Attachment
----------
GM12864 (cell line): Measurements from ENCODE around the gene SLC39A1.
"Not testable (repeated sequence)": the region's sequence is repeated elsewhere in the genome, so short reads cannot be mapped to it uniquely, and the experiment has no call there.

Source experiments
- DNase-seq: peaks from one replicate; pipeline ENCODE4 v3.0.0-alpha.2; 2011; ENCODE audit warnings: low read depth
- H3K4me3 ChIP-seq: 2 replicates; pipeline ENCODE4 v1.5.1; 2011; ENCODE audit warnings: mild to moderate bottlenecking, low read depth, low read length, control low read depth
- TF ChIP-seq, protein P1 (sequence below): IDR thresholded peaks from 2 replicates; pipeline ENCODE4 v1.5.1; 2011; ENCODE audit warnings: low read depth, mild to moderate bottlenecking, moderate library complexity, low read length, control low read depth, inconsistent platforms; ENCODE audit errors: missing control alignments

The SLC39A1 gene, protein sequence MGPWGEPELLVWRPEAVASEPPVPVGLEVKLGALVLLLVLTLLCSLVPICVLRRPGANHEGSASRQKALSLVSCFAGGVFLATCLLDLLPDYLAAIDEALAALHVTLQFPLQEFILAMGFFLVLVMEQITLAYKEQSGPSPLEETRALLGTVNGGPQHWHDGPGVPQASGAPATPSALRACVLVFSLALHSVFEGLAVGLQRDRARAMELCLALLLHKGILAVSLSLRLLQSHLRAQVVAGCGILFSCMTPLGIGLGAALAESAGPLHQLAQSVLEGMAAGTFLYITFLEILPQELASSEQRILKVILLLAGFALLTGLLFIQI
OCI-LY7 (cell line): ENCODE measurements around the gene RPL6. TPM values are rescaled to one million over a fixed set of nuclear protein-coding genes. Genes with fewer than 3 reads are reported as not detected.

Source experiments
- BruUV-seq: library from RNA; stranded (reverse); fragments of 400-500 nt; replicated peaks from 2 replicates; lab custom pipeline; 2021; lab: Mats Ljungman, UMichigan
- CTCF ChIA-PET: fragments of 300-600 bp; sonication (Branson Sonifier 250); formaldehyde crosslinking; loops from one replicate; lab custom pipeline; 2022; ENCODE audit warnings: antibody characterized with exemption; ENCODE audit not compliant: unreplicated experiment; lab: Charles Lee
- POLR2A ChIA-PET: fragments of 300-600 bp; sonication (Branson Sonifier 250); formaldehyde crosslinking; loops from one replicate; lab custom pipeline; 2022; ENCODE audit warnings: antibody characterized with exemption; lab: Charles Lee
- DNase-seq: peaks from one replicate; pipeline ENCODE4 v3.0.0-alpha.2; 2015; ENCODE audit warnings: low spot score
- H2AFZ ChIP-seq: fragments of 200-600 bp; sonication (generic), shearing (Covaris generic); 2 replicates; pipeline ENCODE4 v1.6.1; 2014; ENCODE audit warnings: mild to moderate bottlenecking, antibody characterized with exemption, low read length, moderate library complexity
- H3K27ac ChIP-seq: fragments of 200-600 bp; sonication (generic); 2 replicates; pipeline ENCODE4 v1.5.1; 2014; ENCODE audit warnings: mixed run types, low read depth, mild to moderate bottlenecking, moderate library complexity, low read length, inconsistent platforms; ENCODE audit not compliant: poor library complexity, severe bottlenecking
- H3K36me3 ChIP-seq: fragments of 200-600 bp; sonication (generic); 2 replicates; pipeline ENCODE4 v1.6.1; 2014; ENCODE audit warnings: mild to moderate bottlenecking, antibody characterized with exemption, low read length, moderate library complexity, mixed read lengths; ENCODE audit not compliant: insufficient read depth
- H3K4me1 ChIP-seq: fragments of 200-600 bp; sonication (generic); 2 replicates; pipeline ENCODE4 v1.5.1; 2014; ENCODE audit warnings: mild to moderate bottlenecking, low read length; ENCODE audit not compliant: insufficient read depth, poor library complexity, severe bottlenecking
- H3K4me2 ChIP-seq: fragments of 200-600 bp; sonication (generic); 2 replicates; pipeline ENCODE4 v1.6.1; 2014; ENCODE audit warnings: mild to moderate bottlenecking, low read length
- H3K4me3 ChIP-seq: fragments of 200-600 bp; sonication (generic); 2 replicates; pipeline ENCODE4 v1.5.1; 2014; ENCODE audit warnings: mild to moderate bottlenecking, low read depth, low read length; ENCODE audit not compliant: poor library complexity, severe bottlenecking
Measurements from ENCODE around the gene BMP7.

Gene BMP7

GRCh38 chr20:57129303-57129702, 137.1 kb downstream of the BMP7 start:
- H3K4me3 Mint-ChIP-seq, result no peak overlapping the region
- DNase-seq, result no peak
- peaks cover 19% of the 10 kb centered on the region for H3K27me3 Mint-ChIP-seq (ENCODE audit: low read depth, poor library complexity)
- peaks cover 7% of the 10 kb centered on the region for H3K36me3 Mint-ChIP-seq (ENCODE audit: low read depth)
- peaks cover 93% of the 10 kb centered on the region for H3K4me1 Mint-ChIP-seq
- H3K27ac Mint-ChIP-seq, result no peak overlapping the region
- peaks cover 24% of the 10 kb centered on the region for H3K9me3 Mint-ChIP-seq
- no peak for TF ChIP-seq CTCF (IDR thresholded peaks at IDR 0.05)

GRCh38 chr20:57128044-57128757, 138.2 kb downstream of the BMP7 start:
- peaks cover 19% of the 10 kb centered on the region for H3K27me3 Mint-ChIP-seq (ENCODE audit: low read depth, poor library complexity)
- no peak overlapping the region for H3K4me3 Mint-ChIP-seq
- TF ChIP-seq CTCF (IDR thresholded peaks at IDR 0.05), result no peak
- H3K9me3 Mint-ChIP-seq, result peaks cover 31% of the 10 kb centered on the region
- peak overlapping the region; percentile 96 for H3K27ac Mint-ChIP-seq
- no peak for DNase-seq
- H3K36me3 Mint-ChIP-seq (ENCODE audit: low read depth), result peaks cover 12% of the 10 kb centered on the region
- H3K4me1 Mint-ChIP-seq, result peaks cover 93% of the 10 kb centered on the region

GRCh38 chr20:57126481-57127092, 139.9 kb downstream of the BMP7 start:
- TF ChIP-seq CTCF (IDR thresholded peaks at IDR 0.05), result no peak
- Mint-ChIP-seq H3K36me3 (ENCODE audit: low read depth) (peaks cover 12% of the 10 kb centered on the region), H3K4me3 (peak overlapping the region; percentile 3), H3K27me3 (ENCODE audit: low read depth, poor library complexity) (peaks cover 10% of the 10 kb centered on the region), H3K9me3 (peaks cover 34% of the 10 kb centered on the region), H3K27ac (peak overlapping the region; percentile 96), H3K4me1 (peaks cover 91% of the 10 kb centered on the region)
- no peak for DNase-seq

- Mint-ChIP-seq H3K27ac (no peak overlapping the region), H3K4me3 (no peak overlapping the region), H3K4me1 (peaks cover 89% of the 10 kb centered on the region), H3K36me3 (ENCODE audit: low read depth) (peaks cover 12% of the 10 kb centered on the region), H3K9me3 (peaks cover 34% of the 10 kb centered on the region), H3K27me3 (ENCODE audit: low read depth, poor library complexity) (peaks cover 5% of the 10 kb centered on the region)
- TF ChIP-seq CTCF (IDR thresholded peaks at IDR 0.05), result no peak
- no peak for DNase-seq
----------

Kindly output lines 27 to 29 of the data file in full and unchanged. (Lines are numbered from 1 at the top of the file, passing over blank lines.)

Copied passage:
- peaks cover 93% of the 10 kb centered on the region for H3K4me1 Mint-ChIP-seq
- H3K27ac Mint-ChIP-seq, result no peak overlapping the region
- peaks cover 24% of the 10 kb centered on the region for H3K9me3 Mint-ChIP-seq